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Channeling success: Helping you and your partners derive the most from your partnership

It’s been a week filled with channel-related questions from clients and provider announcements. Perhaps because it’s spring and love is in the air, providers thinking “channel” and “ecosystem” and hopping into action.

Today’s Cisco/IBM/Bell Canada partnership announcement provides me with a data point (and a reason – I was LOOKING for a blog topic) for discussion about some critical elements to remember when creating (theoretically) strategic partnerships.

First, the announcement, which was fully buzzword compliant (the following is from PR Newswire – so it’s right out of the horses’ mouths): “IBM and Cisco Combine the Power of Watson Internet of Things with Edge Analytics.”

Somehow, Bell Canada, which is actually the delivery partner in the mix, drew the short straw with respect to the title, but happily its capabilities and value were described later in the announcement.

But this blog isn’t about criticism of this particular announcement; it seeks to offer advice on how to ensure you and your partners derive the most from your partnerships. So what are a few things that come to mind when reading an announcement like this?

  1. Explain why 1+1=3: What’s the value inherent in the partnership? Why is the power of two together better than approaching each individually?

    In this case, as an example, one would assume that IBM, Cisco (and Bell Canada) are pre-integrating and testing their capabilities in cognitive and edge analytics, data transport and cloud to create solutions that would otherwise cost an arm and a leg to stitch together.

    Make sure that your partnerships easily demonstrate added value to clients and address specific pain points.
     
  2. Create metrics and/or KPIs among the partners to ensure activity, interest and (hopefully) results: a partnership without pre-established goals is little more than an announcement (back in the day, we’d call these “Barney announcements” as partners simply professed love for one another with no additional substance provided).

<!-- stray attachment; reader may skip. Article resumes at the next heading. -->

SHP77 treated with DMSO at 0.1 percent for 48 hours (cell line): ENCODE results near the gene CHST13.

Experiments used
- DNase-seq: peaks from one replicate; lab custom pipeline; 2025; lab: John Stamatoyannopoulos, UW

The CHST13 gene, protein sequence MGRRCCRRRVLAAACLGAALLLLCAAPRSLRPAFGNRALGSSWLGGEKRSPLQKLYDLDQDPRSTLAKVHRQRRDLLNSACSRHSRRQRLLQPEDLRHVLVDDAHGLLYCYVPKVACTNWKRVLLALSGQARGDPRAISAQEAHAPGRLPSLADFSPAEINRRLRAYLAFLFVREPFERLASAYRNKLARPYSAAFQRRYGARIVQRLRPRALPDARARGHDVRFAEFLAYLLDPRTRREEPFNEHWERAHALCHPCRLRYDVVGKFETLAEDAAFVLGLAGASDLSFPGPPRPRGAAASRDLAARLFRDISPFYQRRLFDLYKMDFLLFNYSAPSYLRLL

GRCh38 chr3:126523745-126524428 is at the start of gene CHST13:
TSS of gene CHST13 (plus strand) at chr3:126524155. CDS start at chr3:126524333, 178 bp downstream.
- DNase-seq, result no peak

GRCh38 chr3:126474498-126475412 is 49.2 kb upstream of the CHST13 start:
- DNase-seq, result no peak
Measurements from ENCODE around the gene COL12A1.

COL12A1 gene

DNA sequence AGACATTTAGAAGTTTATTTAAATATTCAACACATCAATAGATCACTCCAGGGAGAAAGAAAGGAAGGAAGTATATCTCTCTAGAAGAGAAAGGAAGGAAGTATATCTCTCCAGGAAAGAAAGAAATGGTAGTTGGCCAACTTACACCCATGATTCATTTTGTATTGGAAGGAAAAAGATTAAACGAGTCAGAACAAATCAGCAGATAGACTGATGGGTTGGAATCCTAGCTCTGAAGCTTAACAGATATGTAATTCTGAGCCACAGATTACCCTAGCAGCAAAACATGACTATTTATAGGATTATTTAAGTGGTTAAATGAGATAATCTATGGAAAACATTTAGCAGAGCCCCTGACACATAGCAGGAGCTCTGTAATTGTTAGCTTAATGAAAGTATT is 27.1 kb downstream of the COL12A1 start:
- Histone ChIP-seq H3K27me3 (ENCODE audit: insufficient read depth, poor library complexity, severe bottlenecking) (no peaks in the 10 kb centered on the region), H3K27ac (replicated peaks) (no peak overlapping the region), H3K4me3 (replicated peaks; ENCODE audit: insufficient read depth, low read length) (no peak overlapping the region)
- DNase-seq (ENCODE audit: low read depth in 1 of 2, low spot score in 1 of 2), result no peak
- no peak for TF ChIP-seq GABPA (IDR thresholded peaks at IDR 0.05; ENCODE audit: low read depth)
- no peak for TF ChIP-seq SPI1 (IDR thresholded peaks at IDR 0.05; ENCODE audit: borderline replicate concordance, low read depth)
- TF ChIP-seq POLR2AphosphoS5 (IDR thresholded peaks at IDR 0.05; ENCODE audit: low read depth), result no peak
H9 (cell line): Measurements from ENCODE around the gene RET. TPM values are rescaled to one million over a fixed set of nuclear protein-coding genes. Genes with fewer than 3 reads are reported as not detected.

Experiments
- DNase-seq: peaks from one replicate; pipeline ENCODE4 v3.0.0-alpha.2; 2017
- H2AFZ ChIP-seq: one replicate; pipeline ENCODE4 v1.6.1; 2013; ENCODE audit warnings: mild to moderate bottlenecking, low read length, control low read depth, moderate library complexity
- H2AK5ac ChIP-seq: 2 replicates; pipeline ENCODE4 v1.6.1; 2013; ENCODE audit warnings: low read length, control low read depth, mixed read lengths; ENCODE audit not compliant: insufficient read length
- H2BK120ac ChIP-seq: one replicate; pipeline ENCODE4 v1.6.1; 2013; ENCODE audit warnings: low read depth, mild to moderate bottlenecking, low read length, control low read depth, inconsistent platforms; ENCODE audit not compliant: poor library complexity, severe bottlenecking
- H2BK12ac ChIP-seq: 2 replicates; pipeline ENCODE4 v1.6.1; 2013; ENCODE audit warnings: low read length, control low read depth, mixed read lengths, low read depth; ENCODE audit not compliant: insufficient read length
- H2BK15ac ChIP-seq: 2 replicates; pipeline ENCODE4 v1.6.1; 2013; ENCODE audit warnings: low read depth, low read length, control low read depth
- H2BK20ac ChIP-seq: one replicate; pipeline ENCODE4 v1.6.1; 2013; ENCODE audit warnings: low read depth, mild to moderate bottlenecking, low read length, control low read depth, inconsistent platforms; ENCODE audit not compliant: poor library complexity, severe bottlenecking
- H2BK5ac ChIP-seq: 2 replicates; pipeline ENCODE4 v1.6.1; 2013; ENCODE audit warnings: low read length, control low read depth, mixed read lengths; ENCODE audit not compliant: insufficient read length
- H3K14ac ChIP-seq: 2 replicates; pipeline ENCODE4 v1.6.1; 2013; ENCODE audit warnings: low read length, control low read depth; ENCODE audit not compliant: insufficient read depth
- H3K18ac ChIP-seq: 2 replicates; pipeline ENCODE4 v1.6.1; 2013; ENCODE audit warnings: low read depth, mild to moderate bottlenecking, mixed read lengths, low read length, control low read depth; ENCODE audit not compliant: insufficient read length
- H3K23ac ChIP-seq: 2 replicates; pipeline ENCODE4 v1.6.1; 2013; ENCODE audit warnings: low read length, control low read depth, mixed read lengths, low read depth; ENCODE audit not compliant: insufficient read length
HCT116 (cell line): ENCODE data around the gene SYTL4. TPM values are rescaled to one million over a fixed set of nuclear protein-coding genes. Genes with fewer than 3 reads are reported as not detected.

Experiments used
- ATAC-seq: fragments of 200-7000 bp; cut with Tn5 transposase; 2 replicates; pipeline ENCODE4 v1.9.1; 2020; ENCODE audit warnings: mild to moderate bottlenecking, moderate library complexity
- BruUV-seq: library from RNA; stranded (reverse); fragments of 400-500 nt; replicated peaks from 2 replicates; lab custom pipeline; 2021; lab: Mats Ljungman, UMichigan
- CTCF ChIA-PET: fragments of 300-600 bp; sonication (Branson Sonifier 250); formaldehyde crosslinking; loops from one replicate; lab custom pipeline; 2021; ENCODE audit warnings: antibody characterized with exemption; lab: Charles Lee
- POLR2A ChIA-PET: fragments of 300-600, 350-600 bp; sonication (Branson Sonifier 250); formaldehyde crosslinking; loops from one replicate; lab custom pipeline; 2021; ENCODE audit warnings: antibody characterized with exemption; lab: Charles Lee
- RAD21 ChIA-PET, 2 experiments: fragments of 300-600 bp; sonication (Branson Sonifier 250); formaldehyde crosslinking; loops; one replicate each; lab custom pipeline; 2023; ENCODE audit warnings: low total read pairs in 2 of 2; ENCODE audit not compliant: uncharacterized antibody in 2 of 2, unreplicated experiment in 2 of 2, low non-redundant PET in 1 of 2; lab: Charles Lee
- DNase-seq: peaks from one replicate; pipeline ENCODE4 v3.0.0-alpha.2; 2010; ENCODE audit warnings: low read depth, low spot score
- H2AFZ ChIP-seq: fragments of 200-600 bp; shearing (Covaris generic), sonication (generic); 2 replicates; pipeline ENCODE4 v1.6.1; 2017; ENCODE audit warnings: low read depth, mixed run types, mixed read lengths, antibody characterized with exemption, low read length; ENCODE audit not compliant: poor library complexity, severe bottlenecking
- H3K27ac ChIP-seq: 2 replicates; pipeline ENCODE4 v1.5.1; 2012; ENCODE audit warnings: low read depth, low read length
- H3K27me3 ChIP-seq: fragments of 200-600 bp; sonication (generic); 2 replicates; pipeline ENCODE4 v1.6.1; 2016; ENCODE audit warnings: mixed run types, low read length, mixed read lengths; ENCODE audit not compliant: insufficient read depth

Particularly for those partnerships that desire or demand marketing and sales support on either or both sides, metrics that are minded and reported regularly are critical.
     
  3. Don’t just collaborate on marketing; collaborate on enablement: channel marketers among partners may well collaborate on materials to provide to prospects, but ensuring that the appropriate roles – mostly the sellers – on all sides actually understand the mission, offerings, go to market plans, pricing, customers/roles/personas to target, competition, etc. will be key to success.

    Whether through webinars, videos, presentations at kickoffs or all of the above, create an enablement plan for all those involved with customer interaction. Plan also to refresh this at regular intervals, particularly when there are new releases, customer wins, etc. worth addressing.
     
  4. Figure out support plans: someone has to own the customer relationship, and while decisions about who would take level 2 and 3 support calls may well depend upon how offerings are licensed, there is typically a clear choice for the first level of support.

    Typically, whoever owns the (inter)face to the customer would be responsible for level 1 support since customers will often assume that provider “speaks” for all technology in the solution, but generally speaking, the provider of the platform providing primary value to the customer would take the lead.

    After that, ensure that the appropriate agreements and handoffs are created to ensure that if a problem lives in a partner component or integrated product, support can be provided and the customer kept whole.
     
  5. Create an organised approach to customers: this basically means “make sure that all parties don’t attack the same customer without knowing each other is in there.”

    It could also mean that partners agree to split different types of customers, geographies, etc. depending upon what’s being offered and to whom. Ideally, the established partnership will result in an amalgam of experience and sales tactics that are additive and mesh well together.

    But making sure that boundaries, if needed, are created will save much angst down the road relative to territories and customer targeting.

Obviously, there’s more to be discussed and accomplished in a strategic partnership, but these five items hit the highlights of what occurred to me as I read today’s announcement and digested some of the discussions I’ve had with clients of late.

I will be anxious to see what the IBM/Cisco/Bell Atlantic partnership announcement yields in terms of integrated offerings or solutions and new customer wins. Hopefully, they’ve addressed the above to help those come to fruition.

Article by David Yockelson, Gartner Research VP

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